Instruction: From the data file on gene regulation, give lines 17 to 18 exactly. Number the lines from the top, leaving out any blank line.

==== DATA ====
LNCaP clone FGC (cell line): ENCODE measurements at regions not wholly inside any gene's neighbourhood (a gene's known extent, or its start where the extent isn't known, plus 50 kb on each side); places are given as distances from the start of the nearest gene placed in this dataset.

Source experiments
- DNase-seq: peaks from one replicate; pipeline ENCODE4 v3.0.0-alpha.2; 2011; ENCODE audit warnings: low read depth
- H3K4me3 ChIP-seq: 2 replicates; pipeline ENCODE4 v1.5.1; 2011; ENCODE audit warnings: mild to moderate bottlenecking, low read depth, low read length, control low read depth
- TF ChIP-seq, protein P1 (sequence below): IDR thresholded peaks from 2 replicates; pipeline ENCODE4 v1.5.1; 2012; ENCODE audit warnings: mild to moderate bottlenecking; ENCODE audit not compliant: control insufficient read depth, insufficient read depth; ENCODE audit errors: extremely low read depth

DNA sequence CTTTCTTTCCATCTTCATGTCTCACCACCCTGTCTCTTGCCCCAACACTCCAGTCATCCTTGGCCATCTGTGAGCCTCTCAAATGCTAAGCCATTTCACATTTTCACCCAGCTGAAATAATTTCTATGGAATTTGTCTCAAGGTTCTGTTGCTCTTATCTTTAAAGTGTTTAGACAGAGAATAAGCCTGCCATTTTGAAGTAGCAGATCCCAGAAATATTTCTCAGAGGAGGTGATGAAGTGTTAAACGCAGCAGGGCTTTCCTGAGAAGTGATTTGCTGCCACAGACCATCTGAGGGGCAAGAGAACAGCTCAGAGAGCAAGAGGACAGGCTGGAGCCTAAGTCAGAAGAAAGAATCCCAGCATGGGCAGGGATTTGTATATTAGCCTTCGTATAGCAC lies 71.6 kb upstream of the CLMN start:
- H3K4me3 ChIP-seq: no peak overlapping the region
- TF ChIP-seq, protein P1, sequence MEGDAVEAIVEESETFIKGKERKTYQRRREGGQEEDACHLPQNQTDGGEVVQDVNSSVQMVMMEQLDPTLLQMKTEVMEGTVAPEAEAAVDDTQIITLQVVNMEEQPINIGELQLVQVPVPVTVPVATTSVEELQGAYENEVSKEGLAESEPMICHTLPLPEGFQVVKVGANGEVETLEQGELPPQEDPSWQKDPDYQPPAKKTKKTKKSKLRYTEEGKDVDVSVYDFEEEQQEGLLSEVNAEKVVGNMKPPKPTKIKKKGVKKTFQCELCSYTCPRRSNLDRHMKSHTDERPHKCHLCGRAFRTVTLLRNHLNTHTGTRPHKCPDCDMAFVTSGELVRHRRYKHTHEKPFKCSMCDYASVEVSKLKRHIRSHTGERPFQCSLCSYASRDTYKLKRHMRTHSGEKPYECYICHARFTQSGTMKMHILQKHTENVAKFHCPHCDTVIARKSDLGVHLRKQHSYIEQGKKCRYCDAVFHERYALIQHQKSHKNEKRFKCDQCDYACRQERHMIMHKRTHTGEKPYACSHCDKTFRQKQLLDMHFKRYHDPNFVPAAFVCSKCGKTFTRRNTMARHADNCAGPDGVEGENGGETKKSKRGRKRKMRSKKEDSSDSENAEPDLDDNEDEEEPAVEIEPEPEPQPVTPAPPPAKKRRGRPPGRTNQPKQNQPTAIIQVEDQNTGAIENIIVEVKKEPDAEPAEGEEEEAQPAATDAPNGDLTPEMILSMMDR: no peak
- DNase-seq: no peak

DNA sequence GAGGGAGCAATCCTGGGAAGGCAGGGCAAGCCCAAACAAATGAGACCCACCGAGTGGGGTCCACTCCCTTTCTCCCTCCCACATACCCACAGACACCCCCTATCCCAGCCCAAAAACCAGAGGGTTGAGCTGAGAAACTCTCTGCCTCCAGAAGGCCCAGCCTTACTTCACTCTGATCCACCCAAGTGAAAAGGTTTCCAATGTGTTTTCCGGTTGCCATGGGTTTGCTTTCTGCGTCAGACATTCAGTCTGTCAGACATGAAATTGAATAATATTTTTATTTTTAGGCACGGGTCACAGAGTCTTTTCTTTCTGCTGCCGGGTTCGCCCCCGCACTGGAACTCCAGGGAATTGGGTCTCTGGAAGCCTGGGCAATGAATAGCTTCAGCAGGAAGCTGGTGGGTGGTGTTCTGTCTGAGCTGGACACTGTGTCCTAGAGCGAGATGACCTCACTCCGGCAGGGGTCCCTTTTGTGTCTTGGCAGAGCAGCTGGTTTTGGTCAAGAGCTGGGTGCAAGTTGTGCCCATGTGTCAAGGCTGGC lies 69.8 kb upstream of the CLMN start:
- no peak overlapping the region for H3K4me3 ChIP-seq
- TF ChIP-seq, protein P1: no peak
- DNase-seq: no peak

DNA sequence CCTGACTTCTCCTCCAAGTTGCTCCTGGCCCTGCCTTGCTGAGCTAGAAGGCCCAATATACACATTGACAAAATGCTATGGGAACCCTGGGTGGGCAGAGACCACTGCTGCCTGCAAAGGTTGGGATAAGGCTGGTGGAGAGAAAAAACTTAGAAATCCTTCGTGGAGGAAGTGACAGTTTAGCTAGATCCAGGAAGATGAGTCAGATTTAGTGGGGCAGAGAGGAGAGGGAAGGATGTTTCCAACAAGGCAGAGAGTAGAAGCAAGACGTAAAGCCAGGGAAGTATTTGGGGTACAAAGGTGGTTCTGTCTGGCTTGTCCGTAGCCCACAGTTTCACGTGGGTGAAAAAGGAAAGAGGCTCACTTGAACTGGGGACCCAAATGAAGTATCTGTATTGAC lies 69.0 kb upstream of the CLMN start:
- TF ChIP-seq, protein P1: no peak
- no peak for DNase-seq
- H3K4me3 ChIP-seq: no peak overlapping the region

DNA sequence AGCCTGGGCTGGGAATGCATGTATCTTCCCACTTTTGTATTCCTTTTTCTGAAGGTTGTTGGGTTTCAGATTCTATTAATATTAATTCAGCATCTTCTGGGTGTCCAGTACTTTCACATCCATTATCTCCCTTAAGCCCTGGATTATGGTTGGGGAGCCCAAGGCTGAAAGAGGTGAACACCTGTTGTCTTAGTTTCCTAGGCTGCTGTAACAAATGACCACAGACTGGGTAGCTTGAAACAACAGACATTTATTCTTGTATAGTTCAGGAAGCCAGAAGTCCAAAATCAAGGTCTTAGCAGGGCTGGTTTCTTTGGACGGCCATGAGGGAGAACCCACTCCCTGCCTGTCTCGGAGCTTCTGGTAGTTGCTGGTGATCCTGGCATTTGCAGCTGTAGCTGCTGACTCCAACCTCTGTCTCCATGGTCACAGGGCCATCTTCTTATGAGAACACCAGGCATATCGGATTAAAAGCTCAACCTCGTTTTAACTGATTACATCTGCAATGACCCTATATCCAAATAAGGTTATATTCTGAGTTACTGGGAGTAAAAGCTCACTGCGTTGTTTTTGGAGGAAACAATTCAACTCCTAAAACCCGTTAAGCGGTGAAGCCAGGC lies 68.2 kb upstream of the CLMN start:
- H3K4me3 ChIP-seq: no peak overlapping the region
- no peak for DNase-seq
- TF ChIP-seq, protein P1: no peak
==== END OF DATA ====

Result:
- H3K4me3 ChIP-seq: no peak overlapping the region

DNA sequence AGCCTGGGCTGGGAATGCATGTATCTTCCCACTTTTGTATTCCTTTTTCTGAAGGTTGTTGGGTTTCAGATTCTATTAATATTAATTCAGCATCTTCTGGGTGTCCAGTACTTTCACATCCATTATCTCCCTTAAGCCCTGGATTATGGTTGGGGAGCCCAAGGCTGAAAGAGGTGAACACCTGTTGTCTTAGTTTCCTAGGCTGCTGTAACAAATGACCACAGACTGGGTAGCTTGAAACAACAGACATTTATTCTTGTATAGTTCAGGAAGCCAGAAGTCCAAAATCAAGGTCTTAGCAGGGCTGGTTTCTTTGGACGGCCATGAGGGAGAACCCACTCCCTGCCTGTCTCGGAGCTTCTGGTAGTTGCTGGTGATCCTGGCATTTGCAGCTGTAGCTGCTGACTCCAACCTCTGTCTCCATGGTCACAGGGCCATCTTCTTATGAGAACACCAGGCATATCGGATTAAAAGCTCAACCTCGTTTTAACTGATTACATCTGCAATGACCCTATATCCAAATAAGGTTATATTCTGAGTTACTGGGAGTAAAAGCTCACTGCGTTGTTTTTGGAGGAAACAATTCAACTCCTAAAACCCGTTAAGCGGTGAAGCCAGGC lies 68.2 kb upstream of the CLMN start: